Gender Montage (Azerbaijan): Paradigms in Post Soviet Space: Wishing for Seven Sons and One Daughter (video)

Gender Montage (Azerbaijan): Paradigms in Post Soviet Space: Wishing for Seven Sons and One Daughter (video)

Resource Type
External Documentary
Publication Year
2002
Language
English (US)

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This documentary examines the traditional cultural preference in the Muslim-led state of Azerbaijan for male children that stems from deeply ingrained beliefs and practices about male dominance and female subordination. The cultural devaluing and marginalization of women begins at birth with the preference for male children; mothers are sometimes forced to give up their daughters for fear of punishment or lack of ability to economically support daughters. Men are traditionally the heads of families and are entitled to rights and privileges such as paid work and property that are generally denied or discouraged in women. The film shows that traditional attitudes remain strongly entrenched about a woman's place as subordinate to men (even to male children) and women's confinement to the domestic sphere. The widespread prevailing preference for males also extends far beyond Azerbaijan, leading to gender-skewed populations in many parts of the world as a result of sex-selective infanticide.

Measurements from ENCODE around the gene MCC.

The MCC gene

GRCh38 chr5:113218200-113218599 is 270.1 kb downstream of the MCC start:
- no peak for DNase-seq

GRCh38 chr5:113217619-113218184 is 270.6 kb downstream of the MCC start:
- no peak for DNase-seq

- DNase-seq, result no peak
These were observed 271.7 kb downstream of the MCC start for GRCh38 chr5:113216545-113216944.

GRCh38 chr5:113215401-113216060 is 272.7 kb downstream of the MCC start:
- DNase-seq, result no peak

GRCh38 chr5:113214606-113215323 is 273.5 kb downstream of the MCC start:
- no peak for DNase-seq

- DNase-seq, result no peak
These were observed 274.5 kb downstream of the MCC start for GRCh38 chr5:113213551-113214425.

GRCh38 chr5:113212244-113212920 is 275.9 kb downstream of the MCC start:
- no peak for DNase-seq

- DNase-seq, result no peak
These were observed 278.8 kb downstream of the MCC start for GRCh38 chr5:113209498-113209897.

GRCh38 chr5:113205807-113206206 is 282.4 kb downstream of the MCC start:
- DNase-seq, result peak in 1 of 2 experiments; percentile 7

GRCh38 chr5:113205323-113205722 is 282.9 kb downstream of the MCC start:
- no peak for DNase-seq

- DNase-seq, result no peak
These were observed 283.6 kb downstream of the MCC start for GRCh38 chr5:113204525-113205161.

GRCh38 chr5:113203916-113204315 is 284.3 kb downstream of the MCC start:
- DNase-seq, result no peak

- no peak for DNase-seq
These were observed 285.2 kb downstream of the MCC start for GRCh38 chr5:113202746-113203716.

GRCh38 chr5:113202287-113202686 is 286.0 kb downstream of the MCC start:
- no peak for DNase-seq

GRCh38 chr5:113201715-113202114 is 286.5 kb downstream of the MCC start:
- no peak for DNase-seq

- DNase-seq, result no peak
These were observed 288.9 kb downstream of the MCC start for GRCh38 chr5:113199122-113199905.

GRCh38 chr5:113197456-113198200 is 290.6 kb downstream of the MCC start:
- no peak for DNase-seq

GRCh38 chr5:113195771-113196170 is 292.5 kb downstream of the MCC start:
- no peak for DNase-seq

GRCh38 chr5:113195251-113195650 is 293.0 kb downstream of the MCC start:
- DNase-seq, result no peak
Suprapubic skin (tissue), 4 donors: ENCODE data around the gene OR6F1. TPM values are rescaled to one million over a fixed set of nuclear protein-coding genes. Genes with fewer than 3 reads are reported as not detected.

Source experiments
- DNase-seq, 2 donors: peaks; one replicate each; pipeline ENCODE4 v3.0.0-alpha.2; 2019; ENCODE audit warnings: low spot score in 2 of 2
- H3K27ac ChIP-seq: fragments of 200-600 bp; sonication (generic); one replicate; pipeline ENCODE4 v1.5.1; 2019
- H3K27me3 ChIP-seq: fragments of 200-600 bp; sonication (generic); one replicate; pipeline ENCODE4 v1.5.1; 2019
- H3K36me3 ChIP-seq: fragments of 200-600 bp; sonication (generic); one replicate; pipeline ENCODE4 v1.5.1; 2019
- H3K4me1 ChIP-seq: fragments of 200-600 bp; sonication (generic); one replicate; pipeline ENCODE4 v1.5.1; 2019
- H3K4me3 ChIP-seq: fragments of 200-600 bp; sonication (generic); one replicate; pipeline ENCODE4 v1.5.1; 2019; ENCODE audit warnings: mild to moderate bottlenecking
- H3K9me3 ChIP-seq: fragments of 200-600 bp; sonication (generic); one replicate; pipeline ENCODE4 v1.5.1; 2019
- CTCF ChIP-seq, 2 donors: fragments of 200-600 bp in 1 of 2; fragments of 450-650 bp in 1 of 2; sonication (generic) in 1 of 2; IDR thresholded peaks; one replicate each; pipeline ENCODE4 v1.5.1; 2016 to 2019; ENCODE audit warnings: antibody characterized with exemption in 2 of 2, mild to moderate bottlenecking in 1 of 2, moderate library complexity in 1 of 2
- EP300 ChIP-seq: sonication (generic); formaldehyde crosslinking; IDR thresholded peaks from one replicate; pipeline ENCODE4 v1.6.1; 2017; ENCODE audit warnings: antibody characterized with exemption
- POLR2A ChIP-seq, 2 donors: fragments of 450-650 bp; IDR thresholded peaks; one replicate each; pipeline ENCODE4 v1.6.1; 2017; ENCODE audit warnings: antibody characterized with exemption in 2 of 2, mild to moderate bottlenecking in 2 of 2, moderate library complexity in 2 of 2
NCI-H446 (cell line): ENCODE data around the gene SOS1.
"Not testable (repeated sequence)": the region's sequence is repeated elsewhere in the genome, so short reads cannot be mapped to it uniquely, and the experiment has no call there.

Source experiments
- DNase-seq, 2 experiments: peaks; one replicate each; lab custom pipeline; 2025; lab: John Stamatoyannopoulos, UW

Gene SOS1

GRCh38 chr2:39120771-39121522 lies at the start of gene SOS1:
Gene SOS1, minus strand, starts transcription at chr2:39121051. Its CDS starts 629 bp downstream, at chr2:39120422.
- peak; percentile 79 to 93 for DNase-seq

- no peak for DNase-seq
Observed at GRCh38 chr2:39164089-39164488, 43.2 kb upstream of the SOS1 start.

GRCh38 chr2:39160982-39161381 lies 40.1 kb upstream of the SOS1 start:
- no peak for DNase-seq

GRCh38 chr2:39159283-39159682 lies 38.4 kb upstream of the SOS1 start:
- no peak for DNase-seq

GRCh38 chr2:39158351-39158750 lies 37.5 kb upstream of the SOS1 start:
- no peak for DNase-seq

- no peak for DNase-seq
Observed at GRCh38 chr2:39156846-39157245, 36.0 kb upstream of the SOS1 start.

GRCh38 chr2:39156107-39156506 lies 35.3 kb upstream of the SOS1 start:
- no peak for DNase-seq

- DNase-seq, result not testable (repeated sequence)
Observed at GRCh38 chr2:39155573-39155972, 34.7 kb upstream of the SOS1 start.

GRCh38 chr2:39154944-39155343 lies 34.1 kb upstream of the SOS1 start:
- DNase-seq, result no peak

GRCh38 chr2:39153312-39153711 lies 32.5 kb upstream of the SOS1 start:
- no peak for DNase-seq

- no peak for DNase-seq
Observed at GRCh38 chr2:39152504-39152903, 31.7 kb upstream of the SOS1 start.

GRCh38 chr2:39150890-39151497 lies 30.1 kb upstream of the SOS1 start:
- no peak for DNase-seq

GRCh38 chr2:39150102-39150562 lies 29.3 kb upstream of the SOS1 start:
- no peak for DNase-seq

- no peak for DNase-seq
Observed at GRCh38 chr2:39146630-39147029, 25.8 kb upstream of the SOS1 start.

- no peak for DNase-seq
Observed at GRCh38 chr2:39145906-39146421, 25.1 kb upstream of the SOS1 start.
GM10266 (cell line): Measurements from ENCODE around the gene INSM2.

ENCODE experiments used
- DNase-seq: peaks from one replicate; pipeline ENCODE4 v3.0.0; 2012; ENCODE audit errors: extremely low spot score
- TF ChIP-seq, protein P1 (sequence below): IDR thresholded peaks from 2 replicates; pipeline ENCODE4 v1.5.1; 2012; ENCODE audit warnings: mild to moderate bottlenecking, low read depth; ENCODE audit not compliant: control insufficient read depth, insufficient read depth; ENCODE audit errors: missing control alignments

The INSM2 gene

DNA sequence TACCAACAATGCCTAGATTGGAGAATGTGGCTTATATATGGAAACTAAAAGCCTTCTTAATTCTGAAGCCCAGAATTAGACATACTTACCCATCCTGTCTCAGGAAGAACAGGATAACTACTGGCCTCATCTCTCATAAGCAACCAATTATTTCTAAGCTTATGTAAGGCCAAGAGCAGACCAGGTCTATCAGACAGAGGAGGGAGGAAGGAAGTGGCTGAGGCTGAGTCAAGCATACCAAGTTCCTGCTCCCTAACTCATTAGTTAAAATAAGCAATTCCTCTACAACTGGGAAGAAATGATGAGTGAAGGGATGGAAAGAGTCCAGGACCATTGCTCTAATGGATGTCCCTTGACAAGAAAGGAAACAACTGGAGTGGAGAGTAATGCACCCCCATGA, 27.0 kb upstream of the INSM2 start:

Gender Montage is a series of nine films from nine countries that explores the state of women in the Post-Soviet era. In some places women are impelled merely to get used to the new economic realities, while in other places, their lives are in permanent danger. Almost nowhere do societies wish to listen to their voices when they speak about their realities. Countries include: Azerbaijan, Estonia, Georgia, Kyrgyzstan, Lithuania, Mongolia, Tajikistan, Ukraine, and Uzbekistan.